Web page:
Just Some Thoughts ~ 6 of 7

A Life Long Adventure ~ Just Some Thoughts by Cathy Zimmerman

Having a child with disabilities isn’t easy, especially when the disability isn’t obvious.  One friend speaking to a group of moms said, “If you see a mom with a special needs child, don’t feel sorry for her, but pray for her.”  Absolutely!  With AS, it’s a little more difficult, because the disability is not so obvious.

Many people have made many suggestions about treatments for our son.  We appreciate their kind intentions, but it would completely wear us all out chasing after every single recommendation.  Not all people have said kind things.  One person, knowing that our son was adopted, stated, “Too bad they can’t send him back.”  That broke my heart.  Our son is so kind and loving, I wouldn’t “send him back” even if I could.  He is loved by us, and most importantly by our Awesome God.  Our mission is to keep him on the path that God has designed for him, as hard as that is at times.  My wish for the person who made that statement is that they would get to know my son and how truly wonderful he is as a person, not just how quirky he is because of a disability.

A child with a disability, albeit not physical, takes a lot of time.  I have learned to let a lot of things go while I focus on my son and his needs.  The devotional book “Come Away My Beloved” by Frances J. Roberts has on the very first devotional page this statement, “Tarry not for an opportunity to have more time to be alone with Me.  Take it, though you leave the tasks at hand. Nothing will suffer.  Things are of less importance than you think.”  That was a gift of freedom from God that I cried over!  Freeing? Absolutely!  Immediately put into perfect practice?  Are you kidding?!?  I am so very human, and still want my house to be at least presentable for surprise visits.  I’m letting go of this desire too, although it’s more like having a tooth pulled.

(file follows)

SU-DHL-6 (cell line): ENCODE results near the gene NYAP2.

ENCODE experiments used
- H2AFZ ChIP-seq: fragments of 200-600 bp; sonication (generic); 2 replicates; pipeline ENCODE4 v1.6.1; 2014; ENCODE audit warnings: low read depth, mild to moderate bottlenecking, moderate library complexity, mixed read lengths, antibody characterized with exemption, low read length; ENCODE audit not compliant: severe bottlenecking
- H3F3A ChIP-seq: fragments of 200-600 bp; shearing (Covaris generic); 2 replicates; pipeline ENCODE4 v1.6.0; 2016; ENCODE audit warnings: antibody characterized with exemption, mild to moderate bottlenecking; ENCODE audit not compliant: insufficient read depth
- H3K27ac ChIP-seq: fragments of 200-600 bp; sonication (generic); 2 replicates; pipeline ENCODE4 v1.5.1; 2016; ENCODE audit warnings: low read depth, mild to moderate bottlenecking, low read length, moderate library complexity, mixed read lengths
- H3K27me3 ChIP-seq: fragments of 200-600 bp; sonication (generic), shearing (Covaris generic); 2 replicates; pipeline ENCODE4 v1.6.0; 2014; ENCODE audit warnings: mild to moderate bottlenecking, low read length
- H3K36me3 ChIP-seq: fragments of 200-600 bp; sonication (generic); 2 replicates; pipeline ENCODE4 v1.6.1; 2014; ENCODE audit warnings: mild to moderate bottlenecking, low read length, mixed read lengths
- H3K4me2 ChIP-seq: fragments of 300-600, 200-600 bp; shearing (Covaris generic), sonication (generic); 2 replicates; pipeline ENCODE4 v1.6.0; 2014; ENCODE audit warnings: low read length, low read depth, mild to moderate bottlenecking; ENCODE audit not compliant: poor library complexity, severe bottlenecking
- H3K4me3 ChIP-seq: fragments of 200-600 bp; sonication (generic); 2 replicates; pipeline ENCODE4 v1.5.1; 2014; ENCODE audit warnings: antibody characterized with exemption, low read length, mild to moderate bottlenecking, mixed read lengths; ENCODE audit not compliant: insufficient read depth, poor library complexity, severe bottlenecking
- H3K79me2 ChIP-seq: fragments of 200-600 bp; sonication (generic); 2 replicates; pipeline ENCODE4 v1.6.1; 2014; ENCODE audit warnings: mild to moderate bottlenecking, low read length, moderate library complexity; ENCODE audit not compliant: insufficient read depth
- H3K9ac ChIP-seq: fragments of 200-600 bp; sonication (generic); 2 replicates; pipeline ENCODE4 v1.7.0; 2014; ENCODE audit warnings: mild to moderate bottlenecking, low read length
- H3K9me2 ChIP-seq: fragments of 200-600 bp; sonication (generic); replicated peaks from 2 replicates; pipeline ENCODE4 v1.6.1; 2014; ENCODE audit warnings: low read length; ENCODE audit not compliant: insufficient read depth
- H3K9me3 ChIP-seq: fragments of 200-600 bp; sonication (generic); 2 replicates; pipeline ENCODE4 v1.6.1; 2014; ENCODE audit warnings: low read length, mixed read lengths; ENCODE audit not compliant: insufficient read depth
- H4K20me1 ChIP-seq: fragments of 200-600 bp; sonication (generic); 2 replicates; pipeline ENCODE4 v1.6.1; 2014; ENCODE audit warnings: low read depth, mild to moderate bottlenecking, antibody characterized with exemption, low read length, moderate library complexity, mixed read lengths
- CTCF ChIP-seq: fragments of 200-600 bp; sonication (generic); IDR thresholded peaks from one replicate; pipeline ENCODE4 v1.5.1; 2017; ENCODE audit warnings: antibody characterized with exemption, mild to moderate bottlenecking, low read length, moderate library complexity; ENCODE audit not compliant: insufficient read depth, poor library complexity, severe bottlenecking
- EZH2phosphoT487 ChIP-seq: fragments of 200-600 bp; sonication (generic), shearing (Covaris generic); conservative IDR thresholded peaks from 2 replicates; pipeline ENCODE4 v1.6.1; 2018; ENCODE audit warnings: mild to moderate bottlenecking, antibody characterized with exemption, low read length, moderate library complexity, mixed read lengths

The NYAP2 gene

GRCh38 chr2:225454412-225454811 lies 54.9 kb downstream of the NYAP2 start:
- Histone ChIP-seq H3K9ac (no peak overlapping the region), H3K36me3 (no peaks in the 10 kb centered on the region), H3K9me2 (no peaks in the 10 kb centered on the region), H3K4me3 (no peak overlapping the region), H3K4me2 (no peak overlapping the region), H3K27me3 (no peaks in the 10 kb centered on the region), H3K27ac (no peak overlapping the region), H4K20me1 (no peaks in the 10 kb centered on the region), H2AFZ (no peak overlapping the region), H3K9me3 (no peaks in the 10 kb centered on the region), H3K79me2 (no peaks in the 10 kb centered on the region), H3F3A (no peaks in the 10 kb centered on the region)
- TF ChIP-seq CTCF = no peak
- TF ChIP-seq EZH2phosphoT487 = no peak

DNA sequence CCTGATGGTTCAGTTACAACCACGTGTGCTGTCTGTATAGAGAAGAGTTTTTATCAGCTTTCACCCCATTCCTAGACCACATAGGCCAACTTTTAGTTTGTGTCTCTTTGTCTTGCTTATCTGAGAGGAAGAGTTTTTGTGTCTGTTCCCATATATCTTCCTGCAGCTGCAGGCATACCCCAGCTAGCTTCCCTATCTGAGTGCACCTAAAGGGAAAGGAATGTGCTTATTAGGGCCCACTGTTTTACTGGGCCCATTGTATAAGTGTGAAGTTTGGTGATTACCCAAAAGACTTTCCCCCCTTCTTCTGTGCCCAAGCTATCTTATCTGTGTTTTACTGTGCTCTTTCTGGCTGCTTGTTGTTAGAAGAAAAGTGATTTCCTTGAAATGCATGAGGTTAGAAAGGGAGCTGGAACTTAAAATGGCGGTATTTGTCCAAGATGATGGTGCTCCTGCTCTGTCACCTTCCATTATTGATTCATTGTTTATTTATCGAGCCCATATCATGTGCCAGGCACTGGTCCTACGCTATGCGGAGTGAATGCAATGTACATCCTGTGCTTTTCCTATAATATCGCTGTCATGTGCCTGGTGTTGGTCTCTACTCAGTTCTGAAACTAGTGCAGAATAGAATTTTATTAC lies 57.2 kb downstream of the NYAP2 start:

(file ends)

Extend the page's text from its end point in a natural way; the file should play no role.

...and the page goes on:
We home school both of our children by God’s direction, but our son specifically, because he could not stand the “atmosphere” in the ECSE class, and we could see a “wall” go up around him as soon as he entered the school building.  It didn’t make for very productive school/therapy sessions.  Home schooling isn’t easy with a special needs child, but, yes, “I can do all things through Christ who strengthens me.”  Especially when it’s His idea!  It simply makes more sense to be able to tailor the curriculum and layout of the day to my son’s abilities and learning style.  If we are having a horrible day, we switch to life skills or an impromptu field trip.  Pressing on through complete frustration is not fruitful, and has a tendency to bring on the “I quit!” reaction.  There’s a lot of ugly that comes with that reaction.

Another option for a break is camps designed especially for autistic and AS children.  AuSM (the Autism Society of Minnesota) has camps for children, as well as a wealth of information and educational opportunities.  You can check out their website at www.ausm.org.  There may be a similar organization in your locale, so check into it.  This is another valuable tool for the tool belt!

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